Mental Health and Physical Activity | Year: 2013

Background: Adverse health effects of sedentary behaviour on cancer risk and health outcomes in cancer survivors have been reported but few studies have examined quality of life (QoL) and no study has focused on kidney cancer survivors (KCS). The purpose of this study was to estimate the prevalence of sitting time among KCS and to determine any associations with QoL. Methods: All 1985 KCS diagnosed between 1996 and 2010 identified through a Canadian provincial Registry were mailed a survey that consisted of the modified domain-specific sitting time questionnaire, the Godin Leisure Time Exercise Questionnaire and several Functional Assessment of Cancer Therapy (FACT) QoL scales. Standard demographic and medical variables were also reported. Results: Completed surveys were received from 540 KCS. The mean hours of sitting time were 8.0 ± 4.7 for a work-day and 6.5 ± 3.8 for a non-work day. After adjustment for key covariates, analyses of covariance indicated that the only significant relationship was an unexpected positive association between sitting time on a work day and emotional well-being (p = 0.019). Moreover, the only variable to moderate these associations was age, with younger KCS under age 60 showing the expected negative associations between sitting time and physical and functional aspects of QoL. Conclusion: KCS sit for a significant amount of time on work days and non-work days, however, there were few associations with QoL. Future observational studies and randomized controlled trials are warranted to examine sitting time and health outcomes among KCS. Crown Copyright © 2012 Published by Elsevier Ltd. All rights reserved. Source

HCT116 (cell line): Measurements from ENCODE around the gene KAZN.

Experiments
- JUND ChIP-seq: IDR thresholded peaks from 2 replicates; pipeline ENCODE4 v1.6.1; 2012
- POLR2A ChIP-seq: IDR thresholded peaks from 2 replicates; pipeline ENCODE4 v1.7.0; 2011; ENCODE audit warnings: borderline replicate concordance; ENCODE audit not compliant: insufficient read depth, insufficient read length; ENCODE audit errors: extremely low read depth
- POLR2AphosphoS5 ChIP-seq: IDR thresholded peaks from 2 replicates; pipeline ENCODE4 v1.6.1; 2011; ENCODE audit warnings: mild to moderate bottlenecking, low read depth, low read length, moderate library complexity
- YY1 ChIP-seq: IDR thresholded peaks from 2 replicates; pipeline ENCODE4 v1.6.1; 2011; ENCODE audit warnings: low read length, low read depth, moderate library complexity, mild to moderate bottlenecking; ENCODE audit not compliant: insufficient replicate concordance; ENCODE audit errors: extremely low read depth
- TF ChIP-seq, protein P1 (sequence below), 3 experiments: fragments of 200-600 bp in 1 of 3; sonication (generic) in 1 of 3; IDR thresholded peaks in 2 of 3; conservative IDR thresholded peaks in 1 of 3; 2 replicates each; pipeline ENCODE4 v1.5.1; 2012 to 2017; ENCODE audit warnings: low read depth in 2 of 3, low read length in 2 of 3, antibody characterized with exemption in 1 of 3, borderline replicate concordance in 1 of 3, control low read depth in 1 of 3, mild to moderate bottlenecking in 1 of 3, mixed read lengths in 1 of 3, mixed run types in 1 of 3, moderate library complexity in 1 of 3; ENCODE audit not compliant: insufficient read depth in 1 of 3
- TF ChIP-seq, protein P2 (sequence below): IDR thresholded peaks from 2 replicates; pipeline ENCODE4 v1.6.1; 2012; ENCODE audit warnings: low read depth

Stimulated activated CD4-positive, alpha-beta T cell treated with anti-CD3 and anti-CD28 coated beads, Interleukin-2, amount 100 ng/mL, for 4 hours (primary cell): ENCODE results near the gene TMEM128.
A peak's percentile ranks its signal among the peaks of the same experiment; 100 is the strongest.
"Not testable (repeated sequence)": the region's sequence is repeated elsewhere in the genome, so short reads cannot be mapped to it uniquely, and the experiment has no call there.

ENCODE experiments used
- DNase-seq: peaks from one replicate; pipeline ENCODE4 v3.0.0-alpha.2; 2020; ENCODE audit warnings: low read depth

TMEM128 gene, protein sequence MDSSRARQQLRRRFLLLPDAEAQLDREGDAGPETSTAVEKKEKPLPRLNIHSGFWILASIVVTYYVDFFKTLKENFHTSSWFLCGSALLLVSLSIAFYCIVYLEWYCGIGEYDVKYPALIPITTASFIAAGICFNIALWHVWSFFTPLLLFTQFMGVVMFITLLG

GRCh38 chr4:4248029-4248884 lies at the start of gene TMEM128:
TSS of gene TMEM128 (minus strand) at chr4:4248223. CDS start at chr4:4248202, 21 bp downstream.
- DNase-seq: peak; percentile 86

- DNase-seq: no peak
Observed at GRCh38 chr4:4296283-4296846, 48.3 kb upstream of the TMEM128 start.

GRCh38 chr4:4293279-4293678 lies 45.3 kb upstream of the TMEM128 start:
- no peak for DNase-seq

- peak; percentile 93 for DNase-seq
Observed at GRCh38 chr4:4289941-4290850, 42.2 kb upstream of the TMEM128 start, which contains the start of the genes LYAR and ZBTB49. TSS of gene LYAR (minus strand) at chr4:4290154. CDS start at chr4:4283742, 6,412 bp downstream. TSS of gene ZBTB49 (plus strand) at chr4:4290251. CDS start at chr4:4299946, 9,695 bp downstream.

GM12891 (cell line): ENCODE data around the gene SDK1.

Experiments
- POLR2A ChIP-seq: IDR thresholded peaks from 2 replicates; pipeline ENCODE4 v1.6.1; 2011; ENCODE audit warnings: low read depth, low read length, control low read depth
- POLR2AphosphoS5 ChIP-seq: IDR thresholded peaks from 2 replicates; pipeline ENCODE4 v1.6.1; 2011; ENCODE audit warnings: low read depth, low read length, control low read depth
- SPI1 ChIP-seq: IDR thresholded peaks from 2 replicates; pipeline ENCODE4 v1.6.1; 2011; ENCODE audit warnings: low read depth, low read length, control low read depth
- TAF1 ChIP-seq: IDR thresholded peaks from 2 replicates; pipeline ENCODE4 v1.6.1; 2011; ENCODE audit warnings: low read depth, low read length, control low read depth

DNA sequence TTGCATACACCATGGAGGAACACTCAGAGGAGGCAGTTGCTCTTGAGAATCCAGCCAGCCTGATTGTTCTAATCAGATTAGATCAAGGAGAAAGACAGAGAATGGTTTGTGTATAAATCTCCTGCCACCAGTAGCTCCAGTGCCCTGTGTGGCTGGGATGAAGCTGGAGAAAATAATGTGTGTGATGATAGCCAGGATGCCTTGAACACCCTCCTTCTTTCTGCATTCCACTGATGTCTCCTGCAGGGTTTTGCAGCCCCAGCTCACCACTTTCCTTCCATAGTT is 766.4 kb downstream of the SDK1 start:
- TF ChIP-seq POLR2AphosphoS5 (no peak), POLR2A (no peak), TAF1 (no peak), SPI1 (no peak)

Fairchild A.,11560 University Ave | Straube W.,Imaged Guided Therapy Center | Laurie F.,Review Centre | Followill D.,University of Houston
International Journal of Radiation Oncology Biology Physics | Year: 2013